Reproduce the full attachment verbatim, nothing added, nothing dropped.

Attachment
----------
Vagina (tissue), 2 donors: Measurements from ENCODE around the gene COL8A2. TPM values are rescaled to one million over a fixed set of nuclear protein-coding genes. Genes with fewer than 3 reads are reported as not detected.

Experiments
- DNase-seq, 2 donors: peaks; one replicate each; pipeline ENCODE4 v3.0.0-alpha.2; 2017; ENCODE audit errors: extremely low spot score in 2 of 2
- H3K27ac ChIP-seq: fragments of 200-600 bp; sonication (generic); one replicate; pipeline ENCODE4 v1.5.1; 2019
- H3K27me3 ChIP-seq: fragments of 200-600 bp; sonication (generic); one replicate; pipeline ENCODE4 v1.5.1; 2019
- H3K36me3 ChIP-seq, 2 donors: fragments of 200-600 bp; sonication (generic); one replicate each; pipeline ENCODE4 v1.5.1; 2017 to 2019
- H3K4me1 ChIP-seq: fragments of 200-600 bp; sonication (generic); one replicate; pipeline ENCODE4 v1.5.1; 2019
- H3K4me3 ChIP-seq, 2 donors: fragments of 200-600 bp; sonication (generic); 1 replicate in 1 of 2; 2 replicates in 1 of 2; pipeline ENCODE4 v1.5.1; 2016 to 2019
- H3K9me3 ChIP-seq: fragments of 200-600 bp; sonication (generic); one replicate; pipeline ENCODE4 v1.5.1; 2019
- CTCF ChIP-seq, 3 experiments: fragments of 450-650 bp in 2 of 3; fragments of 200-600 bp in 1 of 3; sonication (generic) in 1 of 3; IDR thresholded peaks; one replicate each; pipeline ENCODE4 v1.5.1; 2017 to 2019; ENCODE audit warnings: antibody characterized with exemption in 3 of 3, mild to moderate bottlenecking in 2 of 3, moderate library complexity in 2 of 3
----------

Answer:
Vagina (tissue), 2 donors: Measurements from ENCODE around the gene COL8A2. TPM values are rescaled to one million over a fixed set of nuclear protein-coding genes. Genes with fewer than 3 reads are reported as not detected.

Experiments
- DNase-seq, 2 donors: peaks; one replicate each; pipeline ENCODE4 v3.0.0-alpha.2; 2017; ENCODE audit errors: extremely low spot score in 2 of 2
- H3K27ac ChIP-seq: fragments of 200-600 bp; sonication (generic); one replicate; pipeline ENCODE4 v1.5.1; 2019
- H3K27me3 ChIP-seq: fragments of 200-600 bp; sonication (generic); one replicate; pipeline ENCODE4 v1.5.1; 2019
- H3K36me3 ChIP-seq, 2 donors: fragments of 200-600 bp; sonication (generic); one replicate each; pipeline ENCODE4 v1.5.1; 2017 to 2019
- H3K4me1 ChIP-seq: fragments of 200-600 bp; sonication (generic); one replicate; pipeline ENCODE4 v1.5.1; 2019
- H3K4me3 ChIP-seq, 2 donors: fragments of 200-600 bp; sonication (generic); 1 replicate in 1 of 2; 2 replicates in 1 of 2; pipeline ENCODE4 v1.5.1; 2016 to 2019
- H3K9me3 ChIP-seq: fragments of 200-600 bp; sonication (generic); one replicate; pipeline ENCODE4 v1.5.1; 2019
- CTCF ChIP-seq, 3 experiments: fragments of 450-650 bp in 2 of 3; fragments of 200-600 bp in 1 of 3; sonication (generic) in 1 of 3; IDR thresholded peaks; one replicate each; pipeline ENCODE4 v1.5.1; 2017 to 2019; ENCODE audit warnings: antibody characterized with exemption in 3 of 3, mild to moderate bottlenecking in 2 of 3, moderate library complexity in 2 of 3